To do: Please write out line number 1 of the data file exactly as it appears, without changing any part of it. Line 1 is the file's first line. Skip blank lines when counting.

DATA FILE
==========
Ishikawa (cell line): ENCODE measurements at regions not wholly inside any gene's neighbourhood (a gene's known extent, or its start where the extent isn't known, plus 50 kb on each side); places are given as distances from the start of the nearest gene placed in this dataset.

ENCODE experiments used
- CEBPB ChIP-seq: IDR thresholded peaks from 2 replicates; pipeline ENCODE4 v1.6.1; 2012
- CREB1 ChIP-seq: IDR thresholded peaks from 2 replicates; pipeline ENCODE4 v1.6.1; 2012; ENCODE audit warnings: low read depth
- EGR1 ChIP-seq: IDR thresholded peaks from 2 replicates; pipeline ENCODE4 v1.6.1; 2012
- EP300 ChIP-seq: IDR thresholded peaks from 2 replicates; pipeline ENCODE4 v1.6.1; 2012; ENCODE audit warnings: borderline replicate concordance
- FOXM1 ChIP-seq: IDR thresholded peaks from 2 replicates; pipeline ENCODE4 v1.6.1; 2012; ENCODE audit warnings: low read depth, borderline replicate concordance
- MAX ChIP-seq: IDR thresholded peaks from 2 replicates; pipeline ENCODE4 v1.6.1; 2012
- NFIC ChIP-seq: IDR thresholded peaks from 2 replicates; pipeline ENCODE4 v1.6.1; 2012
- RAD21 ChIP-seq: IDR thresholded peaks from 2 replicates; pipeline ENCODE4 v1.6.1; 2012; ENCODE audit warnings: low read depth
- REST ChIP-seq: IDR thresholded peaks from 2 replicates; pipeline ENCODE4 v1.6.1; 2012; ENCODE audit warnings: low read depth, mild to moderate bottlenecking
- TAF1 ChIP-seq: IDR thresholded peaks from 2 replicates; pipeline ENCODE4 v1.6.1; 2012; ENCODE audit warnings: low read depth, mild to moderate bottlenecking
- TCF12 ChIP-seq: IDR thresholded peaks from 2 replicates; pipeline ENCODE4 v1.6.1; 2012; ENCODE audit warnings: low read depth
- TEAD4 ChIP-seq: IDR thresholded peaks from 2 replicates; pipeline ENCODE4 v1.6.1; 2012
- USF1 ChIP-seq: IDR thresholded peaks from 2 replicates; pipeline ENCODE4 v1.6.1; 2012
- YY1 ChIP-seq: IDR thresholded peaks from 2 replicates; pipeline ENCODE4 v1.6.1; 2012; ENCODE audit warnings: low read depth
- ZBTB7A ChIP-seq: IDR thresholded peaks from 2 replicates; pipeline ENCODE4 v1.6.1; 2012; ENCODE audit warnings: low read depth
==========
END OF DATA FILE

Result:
Ishikawa (cell line): ENCODE measurements at regions not wholly inside any gene's neighbourhood (a gene's known extent, or its start where the extent isn't known, plus 50 kb on each side); places are given as distances from the start of the nearest gene placed in this dataset.